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Glazer family report record income of $550 million for Manchester United

The rise was driven by a significant increase in sponsorship, merchandising and product income for the club.

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Manchester United v Villarreal

Glazer Brothers / Getty

Last year’s football season was a very significant one indeed for Manchester United, with the iconic manager Sir Alex Ferguson eventually announcing his retirement that became effective at the end of the season.

Yet despite a fairly indifferent season on the pitch Glazer must’ve been satisfied to see the “Red Devils” make a profit of around $220 million.

And now United moves into a new era with a new club manager, another Scotsman David Moyes as well as a new executive vice chairman Ed Woodward, who both have some pretty large shoes to fill for the future of the club.

Woodward’s predecessor David Gill has left the club in a very solid shape having signed some significant sponsorship deals during the course of last season that stand to boost United’s commercial revenues by around 30% as they kick in. Among the highlights of United’s sponsorship deals will be that concluded with US carmaker Chevrolet, who will become the club’s shirt sponsor from season 2014/2015.


Alex_Ferguson Manchester united

 Sir Alex Ferguson/Wikipedia

Other items in the sponsorship fire include renewing of the club long running contract with sports goods manufacturer Nike over their kit supply. The existing sponsorship deal, which has been running since 2002 and is worth around $500 million, expires at the end of the current season.

Also in the offing is the launch of a new Manchester United digital platform due to be unveiled at the end of 2014 and expected to contribute meaningful income for the club from season 2015-16.

In a recent interview Ed Woodward expressed his satisfaction with the commercial activities at United which continue to prove to be to be a very powerful engine of growth and providing the financial facilities to allow the team to compete in an increasingly competitive environment, both domestically as well as in Europe.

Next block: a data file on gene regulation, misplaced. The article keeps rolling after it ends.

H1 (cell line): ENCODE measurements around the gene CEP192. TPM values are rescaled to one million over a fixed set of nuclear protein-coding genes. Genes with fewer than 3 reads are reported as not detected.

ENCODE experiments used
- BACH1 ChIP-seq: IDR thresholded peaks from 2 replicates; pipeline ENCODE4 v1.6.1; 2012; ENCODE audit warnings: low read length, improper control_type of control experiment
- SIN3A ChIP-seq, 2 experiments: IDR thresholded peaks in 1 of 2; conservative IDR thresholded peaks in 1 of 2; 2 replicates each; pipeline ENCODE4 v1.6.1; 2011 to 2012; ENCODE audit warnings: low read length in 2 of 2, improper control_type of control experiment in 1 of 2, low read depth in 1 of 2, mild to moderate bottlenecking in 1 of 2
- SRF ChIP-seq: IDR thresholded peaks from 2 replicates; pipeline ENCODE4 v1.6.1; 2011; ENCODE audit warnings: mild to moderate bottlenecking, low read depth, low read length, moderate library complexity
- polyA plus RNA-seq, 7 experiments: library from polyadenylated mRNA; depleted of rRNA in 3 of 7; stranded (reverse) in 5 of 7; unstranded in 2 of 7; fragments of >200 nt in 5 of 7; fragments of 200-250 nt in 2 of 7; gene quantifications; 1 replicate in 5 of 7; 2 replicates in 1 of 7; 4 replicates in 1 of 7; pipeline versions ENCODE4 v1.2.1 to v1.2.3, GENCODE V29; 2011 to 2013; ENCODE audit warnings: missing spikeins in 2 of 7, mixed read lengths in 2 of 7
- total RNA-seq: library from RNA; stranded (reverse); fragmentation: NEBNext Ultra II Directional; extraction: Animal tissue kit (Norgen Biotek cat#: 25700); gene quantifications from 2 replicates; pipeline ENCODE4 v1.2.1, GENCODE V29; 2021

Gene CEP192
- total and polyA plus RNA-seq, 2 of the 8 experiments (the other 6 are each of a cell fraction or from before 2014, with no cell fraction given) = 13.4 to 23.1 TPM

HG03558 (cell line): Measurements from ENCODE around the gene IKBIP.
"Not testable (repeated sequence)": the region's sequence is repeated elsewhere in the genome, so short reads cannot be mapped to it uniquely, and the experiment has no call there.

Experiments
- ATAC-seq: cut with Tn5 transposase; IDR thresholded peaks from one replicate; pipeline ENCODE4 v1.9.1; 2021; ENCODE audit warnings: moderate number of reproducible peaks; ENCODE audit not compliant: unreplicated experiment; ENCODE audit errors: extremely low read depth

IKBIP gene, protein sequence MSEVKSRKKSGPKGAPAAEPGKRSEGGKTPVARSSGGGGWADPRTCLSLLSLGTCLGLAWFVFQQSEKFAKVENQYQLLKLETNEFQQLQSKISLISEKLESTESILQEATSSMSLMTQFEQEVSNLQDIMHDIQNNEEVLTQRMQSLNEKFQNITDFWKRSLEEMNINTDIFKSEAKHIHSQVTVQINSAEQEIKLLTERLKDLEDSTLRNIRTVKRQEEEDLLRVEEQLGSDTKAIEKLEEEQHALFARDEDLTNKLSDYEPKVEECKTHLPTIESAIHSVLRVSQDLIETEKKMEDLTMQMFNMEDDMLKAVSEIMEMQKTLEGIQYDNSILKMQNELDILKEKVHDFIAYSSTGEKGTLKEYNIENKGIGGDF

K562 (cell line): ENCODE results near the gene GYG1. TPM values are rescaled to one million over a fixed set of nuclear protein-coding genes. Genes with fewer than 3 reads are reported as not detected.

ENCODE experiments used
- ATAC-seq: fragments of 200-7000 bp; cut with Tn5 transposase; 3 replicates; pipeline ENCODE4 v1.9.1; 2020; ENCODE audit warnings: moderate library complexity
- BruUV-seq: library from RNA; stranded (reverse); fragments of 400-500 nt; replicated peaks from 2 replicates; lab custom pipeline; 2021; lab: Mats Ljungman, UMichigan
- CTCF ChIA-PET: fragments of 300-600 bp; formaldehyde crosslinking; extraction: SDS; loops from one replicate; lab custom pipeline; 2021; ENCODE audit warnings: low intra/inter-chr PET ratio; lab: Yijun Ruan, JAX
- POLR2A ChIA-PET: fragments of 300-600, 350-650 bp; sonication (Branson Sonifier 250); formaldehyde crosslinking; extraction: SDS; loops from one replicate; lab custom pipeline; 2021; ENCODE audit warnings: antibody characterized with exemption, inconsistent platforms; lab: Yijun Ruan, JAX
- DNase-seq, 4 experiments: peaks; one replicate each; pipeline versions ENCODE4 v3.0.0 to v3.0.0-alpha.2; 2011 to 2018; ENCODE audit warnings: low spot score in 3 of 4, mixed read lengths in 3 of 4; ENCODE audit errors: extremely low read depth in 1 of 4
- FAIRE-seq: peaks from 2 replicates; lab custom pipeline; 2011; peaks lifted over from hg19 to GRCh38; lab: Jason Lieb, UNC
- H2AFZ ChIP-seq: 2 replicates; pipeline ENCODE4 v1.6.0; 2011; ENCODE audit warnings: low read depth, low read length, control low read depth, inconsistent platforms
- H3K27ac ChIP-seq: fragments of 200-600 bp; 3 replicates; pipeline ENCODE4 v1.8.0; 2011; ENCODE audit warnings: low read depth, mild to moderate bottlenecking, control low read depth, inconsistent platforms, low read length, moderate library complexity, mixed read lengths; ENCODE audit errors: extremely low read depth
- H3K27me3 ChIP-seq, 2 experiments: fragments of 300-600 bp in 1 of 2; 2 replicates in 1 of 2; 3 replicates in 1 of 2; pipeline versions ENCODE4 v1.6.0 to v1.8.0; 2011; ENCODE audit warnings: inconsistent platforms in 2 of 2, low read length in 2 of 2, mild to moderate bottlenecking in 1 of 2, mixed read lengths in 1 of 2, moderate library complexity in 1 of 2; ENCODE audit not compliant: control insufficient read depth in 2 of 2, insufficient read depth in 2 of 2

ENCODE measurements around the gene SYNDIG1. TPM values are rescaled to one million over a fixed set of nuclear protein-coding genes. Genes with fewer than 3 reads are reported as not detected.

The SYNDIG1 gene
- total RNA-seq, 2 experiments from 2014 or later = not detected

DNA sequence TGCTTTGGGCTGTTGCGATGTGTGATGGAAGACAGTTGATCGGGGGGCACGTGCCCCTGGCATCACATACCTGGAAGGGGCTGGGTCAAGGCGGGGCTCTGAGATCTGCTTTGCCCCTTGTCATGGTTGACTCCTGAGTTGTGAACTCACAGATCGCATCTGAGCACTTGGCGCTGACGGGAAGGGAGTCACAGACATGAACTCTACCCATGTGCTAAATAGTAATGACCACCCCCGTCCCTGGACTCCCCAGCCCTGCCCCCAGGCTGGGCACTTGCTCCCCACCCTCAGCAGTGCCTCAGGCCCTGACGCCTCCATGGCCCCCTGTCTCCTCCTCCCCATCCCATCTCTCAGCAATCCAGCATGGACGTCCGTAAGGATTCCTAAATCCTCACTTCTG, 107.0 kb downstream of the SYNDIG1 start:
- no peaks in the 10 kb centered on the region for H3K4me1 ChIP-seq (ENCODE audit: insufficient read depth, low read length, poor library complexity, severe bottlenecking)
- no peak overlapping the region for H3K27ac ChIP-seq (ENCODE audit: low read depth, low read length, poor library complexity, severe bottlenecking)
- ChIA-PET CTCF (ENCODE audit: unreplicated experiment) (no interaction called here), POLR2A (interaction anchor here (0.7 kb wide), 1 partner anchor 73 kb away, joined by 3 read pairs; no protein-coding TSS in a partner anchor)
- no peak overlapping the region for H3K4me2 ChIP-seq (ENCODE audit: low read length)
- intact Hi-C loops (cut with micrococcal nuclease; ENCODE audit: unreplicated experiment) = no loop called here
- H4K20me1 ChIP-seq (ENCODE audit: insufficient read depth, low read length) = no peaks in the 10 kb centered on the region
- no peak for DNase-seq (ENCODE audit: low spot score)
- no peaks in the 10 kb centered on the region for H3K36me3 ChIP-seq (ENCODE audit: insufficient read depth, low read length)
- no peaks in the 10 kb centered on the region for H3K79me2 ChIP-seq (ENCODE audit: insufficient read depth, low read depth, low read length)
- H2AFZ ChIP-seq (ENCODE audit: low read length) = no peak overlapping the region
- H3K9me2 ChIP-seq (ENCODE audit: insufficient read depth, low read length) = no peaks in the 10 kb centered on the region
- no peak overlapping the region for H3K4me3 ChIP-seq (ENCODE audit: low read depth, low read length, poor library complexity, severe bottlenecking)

Interestingly commercial revenues now account for more than 40% of United’s total income at $220 million, with television rights for last season amounting to $150 million with ticket sales, at one time the predominant source of income amounting to a mere $160 million, with the remaining $20 million coming from sundry items.

Manchester United’s gross debt stands at around $570 million, down 10.9 per cent on the previous year.

As far as running costs were concerned, the United wage bill continues to be considerable running at you and around $200 million, with the sum including transfer market comings and goings.

The Glazers are looking at continued strong growth in income through sponsorship and commercial activities and are reportedly taking into account that Moyes will need at least one season to exert its influence on the club, and have based their income projections are only reaching as far as the quarter finals of the two domestic cup competitions that they compete in as well as reaching the knockout stages of the considerably more lucrative European Champions League.

While all the management team of United may feel confident in their abilities to retain the English Premier League championship for the season, any finish other than in the top four would be a disaster as it would preclude them from entry into next season’s European Champions League. Even if United succeeds in reaching these relatively moderate targets, projections for season 2013/2014 are for income of around $650 million, with profits of around $250 million after costs.


Manchester United v Bayer Leverkusen - UEFA Champions League

Manchester United v Bayer Leverkusen – UEFA Champions League / Getty

With such a positive commercial outlook, the Glazer’s have already begun to investigate the possibilities of making a share sell-off valued around $400m

Responsibilities for running Manchester United are shared by Avram “Avi” Glazer and Joel Glazer. The brothers of them had to run the gauntlet of often had to run the gauntlet of fans who were concerned regarding the vast amount of debt that they had taken on to purchase the club, as well as, at least in the early years their apparent reluctance to reduce the level of debt which was carrying very heavy interest.

Eventually by 2010, the club carried out a £500 million ($750 million) bond issue which proved to be highly successful, significantly reducing the day and the interest payments.

By the end of that same year, the Glazers managed to clear off the remaining high interest bearing loans were stood at around £200 million ( $300 million) placing the club in a much stronger financial position and then putting an end to all dissent from the club’s supporters regarding the Glazer’s and how they handled the club’s financial affairs.


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